Obama suggested Trump has gone too far. He said the Republican nominee’s brand of “resentment, and blame, and anger, and hate” are not just unexceptional, they’re un-American.
[T]hat is not the America I know.
The America I know is full of courage, and optimism, and ingenuity. The America I know is decent and generous. Sure, we have real anxieties—about paying the bills, protecting our kids, caring for a sick parent. We get frustrated with political gridlock, worry about racial divisions; are shocked and saddened by the madness of Orlando or Nice. There are pockets of America that never recovered from factory closures; men who took pride in hard work and providing for their families who now feel forgotten; parents who wonder whether their kids will have the same opportunities we had.
All that is real. We’re challenged to do better; to be better. But as I’ve traveled this country, through all fifty states; as I’ve rejoiced with you and mourned with you, what I’ve also seen, more than anything, is what is right with America. I see people working hard and starting businesses; people teaching kids and serving our country. I see engineers inventing stuff, and doctors coming up with new cures. I see a younger generation full of energy and new ideas, not constrained by what is, ready to seize what ought to be.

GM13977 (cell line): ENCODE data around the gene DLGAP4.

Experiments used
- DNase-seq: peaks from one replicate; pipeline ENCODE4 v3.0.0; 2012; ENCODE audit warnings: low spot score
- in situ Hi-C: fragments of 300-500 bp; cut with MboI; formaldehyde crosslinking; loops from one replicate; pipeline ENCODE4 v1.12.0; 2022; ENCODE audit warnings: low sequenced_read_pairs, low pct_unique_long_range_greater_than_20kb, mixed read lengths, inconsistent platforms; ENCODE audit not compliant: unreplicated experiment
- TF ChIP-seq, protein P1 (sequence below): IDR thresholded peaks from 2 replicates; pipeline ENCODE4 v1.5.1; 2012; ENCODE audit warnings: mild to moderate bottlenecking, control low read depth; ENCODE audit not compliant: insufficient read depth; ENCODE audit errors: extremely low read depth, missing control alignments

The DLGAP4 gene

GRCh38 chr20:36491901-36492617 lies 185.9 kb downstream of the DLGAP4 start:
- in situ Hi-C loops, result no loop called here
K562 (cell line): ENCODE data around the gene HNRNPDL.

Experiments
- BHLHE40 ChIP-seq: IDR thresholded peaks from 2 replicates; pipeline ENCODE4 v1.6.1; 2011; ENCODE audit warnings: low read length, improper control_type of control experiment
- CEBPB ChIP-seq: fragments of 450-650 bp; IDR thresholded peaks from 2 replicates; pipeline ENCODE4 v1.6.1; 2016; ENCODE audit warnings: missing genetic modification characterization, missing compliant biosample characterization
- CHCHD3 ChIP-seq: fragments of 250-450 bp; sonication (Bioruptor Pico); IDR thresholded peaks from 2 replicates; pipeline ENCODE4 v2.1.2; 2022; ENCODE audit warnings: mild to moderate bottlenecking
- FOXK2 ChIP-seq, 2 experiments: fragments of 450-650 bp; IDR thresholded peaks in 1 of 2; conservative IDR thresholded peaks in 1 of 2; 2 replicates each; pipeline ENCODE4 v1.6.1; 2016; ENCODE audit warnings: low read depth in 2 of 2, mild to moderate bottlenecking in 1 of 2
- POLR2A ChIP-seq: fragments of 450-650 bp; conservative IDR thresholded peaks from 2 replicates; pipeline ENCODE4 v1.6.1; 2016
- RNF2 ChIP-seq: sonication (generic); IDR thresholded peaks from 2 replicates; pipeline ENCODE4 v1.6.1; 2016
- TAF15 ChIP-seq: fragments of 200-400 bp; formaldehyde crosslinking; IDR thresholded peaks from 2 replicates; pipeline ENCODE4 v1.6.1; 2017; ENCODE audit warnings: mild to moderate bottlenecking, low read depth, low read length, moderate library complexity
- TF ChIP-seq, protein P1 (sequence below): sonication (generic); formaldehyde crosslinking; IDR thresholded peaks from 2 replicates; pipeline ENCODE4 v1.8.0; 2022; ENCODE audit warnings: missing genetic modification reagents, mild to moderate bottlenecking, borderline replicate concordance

Most of all, I see Americans of every party, every background, every faith who believe that we are stronger together – black, white, Latino, Asian, Native American; young and old; gay, straight, men, women, folks with disabilities, all pledging allegiance, under the same proud flag, to this big, bold country that we love.
His idea of exceptionalism is far closer to Reagan’s “city on a hill” than the dystopia Trump described at his nominating convention—an existence so grim that a savior is needed to make America great again. Trump declared, “I alone can fix it.”
Michelle Obama answered Trump first, reminding Americans on Monday night that she wakes up in a home built by slaves and yet her daughters—“two beautiful, intelligent, black young women”—take for granted that a woman can be president.
"[D]on’t let anyone ever tell you that this country isn’t great, that somehow we need to make it great again,” she said. “Because this, right now, is the greatest country on earth.”
Her husband picked up the theme. “America is already great,” he said. “America is already strong. And I promise you, our strength, our greatness, does not depend on Donald Trump.”
“In fact, it doesn’t depend on any one person. And that, in the end, may be the biggest difference in this election—the meaning of our democracy,” the president said. “Ronald Reagan called America ‘a shining city on a hill.’ Donald Trump calls it “a divided crime scene” that only he can fix.”
This is political judo: Obama is telling Americans that Trump is not just attacking the political establishment, he’s attacking them.